REFIK ANADOL: INFINITE SPACE
D.C.’s technology-focused art gallery ArTecHouse presents the first major retrospective of Refik Anadol, a thoroughly 21st-century-focused artist who uses data and computerized networks to create radical visualizations of our digitized memories, expanding the possibilities of architecture, narrative, and the movement. Through site-specific, parametric data sculptures and immersive installations, the L.A.-based Turkish artist helps rethink the physical world, our relationship to time and space, and the creative potential where humans and machines interact. The exhibition’s title derives from an infamous, internationally touring immersive installation featuring three infinity boxes and a selection of multimedia works spanning Anadol’s career. To Sept. 2. ArTecHouse, 1238 Maryland Ave. SW. Tickets are $13 to $20, with “after hours” sessions featuring a bar with exhibition-related Augmented Reality cocktails. visit www.artechouse.com.
THE PHOTOGRAPHY OF TODD FRANSON
A few photographs that you may remember from covers of this magazine — Jim Graham as Cleopatra or the infamous Leather Kewpie — have factored into the latest exhibition at the DC Center for the LGBT Community, all by Todd Franson, Metro Weekly‘s principle portrait photographer for 24 years. Yet the focus of the exhibit is on artworks Franson has created for other projects and pursuits, going as far back as his days as a student at the Savannah College of Art and Design. A more recent passion of Franson’s has been capturing artistic shots of foliage, blooms, and landscapes at the National Arboretum. And then there are the dazzling and quirky photographs that come closest to conveying his personal sensibility, none more so than “Dancing Bear,” a vibrant image of a bustling amusement park at dusk. Franson will add new pieces and versions as well as $25 loose prints for purchase during the closing reception, featuring light food and drinks, set for Saturday, Sept. 7, from 7 to 9 p.m. The Center Arts Gallery is inside the Reeves Center at 2000 14th St. NW. Call 202-682-2245 or visit www.thedccenter.org.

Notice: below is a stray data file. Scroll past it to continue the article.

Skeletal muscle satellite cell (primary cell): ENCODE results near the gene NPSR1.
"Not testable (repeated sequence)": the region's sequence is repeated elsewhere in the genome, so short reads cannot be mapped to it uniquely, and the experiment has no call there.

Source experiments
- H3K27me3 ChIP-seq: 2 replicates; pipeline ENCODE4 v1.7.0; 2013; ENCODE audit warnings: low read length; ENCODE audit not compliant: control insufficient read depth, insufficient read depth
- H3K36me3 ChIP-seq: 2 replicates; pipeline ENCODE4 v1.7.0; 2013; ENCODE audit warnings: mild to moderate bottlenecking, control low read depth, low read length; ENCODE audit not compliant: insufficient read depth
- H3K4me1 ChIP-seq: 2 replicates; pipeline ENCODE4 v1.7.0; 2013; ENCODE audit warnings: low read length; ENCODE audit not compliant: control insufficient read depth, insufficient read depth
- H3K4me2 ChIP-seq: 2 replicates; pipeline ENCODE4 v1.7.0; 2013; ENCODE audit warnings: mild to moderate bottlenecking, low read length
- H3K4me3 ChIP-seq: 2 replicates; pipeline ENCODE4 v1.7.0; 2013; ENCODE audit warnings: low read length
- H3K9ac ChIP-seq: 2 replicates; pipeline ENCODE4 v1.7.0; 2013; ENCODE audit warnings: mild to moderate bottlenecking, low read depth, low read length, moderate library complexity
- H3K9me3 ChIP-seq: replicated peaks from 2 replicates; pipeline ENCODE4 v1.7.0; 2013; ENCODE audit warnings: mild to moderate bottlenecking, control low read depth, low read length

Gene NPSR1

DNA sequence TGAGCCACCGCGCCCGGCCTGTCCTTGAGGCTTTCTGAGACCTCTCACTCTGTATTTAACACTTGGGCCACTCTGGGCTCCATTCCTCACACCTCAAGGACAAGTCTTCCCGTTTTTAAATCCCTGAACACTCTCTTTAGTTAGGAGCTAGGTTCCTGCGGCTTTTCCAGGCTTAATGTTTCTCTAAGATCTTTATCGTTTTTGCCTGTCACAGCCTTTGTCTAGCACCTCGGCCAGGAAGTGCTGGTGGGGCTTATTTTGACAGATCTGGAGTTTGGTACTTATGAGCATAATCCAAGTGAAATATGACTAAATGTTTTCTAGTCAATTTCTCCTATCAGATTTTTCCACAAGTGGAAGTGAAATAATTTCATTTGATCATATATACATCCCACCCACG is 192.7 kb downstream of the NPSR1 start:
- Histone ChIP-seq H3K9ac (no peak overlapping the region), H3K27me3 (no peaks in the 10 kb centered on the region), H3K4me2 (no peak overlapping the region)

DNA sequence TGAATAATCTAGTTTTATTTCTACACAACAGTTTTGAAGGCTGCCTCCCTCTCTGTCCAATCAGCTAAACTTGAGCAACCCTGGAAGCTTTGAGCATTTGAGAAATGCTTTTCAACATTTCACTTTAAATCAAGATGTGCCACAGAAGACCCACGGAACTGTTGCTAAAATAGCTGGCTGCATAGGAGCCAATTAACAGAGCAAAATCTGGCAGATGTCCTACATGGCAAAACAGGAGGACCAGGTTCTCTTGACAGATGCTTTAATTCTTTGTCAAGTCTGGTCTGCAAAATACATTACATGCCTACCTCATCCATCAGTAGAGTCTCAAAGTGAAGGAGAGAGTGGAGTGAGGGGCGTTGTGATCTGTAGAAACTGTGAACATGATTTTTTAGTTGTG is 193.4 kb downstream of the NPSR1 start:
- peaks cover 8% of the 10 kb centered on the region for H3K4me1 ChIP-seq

The National Museum of American History presents a nearly year-long exhibition showcasing artifacts from its collections relating to animated protagonists, including comic books, movie and TV costumes and props and assorted memorabilia — from George Reeves’ Superman costume circa 1951 to Halle Berry’s Storm costume from 2014’s X-Men: Days of Future Past. On display through Sept. 2. 14th St. and Constitution Ave. NW. Call 202-633-1000 or visit www.americanhistory.si.edu.